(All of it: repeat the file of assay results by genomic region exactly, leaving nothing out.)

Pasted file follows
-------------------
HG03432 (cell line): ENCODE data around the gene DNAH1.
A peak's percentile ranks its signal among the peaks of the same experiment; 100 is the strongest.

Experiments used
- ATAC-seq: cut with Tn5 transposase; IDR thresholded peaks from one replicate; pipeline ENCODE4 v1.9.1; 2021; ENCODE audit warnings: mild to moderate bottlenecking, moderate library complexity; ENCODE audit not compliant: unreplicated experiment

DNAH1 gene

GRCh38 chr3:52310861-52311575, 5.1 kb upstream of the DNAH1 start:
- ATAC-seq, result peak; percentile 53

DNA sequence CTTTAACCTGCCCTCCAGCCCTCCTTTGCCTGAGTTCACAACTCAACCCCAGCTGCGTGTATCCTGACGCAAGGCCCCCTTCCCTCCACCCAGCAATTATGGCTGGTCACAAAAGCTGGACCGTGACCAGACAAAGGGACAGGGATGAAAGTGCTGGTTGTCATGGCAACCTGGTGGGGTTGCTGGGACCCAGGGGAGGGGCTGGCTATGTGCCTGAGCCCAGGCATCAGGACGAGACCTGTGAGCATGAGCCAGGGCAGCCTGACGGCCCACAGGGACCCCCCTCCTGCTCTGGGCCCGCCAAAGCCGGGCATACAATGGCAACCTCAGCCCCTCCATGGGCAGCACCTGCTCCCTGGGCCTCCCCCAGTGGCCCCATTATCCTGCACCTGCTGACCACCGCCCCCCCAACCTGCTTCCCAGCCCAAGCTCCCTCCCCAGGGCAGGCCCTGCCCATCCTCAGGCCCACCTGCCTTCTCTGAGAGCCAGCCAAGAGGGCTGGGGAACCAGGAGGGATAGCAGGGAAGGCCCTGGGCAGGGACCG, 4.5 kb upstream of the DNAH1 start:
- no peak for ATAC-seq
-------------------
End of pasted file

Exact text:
HG03432 (cell line): ENCODE data around the gene DNAH1.
A peak's percentile ranks its signal among the peaks of the same experiment; 100 is the strongest.

Experiments used
- ATAC-seq: cut with Tn5 transposase; IDR thresholded peaks from one replicate; pipeline ENCODE4 v1.9.1; 2021; ENCODE audit warnings: mild to moderate bottlenecking, moderate library complexity; ENCODE audit not compliant: unreplicated experiment

DNAH1 gene

GRCh38 chr3:52310861-52311575, 5.1 kb upstream of the DNAH1 start:
- ATAC-seq, result peak; percentile 53

DNA sequence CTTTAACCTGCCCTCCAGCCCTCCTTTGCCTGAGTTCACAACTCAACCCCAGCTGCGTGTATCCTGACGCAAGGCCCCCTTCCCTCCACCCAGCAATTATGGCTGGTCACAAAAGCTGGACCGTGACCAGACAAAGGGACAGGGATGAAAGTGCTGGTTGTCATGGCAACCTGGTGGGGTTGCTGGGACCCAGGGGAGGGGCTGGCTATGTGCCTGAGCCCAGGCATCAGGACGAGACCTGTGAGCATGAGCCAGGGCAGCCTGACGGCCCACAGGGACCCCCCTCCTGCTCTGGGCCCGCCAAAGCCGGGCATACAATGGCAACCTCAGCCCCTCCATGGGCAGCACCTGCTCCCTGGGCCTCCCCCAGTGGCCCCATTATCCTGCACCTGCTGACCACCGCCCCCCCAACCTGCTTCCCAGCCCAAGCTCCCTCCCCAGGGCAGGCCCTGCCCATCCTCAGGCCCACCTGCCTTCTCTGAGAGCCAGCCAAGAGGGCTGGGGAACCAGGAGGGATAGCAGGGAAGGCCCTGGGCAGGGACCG, 4.5 kb upstream of the DNAH1 start:
- no peak for ATAC-seq